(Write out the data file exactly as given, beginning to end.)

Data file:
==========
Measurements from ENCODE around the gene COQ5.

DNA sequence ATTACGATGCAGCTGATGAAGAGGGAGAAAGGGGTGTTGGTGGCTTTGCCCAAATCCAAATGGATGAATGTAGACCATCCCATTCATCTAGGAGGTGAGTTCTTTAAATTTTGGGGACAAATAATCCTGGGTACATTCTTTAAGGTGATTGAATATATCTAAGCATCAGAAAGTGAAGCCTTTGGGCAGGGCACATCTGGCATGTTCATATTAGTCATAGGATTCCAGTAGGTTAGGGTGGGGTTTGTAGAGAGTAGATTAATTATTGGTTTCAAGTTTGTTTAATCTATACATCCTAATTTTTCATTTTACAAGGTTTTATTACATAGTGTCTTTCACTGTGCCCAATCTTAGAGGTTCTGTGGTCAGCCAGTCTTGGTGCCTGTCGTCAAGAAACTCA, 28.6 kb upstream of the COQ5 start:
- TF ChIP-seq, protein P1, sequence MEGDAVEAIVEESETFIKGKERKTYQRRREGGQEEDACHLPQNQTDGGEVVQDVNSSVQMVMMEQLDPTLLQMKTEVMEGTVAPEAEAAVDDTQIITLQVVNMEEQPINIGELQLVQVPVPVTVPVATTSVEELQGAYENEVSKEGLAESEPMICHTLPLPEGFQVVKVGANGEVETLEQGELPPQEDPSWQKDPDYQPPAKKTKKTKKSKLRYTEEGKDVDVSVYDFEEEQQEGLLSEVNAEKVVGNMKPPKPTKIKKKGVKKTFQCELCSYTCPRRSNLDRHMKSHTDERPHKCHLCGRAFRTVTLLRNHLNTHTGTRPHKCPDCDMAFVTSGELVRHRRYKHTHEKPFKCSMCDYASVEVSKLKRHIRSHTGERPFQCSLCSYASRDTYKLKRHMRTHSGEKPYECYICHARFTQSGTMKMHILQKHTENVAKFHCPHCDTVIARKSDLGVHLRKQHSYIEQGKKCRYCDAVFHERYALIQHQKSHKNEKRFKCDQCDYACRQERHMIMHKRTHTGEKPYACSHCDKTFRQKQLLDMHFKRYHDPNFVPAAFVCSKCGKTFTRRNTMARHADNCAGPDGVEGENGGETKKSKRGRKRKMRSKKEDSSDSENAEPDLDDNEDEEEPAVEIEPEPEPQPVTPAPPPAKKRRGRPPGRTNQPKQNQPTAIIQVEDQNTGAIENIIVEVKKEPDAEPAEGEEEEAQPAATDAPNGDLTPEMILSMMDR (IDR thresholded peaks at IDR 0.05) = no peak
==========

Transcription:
Measurements from ENCODE around the gene COQ5.

DNA sequence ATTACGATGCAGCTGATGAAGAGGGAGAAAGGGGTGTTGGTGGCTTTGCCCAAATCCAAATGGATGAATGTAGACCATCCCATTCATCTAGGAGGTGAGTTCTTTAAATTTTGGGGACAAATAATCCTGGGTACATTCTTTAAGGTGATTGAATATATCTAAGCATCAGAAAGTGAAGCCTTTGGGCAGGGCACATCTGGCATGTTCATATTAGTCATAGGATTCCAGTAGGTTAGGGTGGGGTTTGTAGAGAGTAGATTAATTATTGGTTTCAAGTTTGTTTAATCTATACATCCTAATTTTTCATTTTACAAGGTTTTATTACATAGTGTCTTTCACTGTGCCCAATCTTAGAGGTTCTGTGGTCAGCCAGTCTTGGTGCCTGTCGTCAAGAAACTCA, 28.6 kb upstream of the COQ5 start:
- TF ChIP-seq, protein P1, sequence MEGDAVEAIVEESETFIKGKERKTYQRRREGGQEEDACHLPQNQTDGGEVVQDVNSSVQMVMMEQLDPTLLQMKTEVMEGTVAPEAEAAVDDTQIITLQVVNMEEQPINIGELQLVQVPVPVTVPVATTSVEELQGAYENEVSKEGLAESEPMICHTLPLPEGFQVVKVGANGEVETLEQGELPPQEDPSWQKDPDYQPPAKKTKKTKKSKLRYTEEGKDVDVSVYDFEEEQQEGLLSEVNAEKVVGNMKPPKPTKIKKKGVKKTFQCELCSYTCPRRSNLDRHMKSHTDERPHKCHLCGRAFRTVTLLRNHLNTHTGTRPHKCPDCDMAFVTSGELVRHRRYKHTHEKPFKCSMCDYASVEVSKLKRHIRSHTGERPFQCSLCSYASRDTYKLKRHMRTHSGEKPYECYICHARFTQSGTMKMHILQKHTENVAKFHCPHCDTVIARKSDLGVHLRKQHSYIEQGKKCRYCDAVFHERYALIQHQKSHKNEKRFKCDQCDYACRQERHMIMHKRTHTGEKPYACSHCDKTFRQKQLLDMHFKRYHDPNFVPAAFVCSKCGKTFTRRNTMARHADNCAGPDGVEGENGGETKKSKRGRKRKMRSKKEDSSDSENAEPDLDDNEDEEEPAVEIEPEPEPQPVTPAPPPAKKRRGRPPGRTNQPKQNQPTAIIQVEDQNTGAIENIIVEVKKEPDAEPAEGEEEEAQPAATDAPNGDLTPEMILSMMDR (IDR thresholded peaks at IDR 0.05) = no peak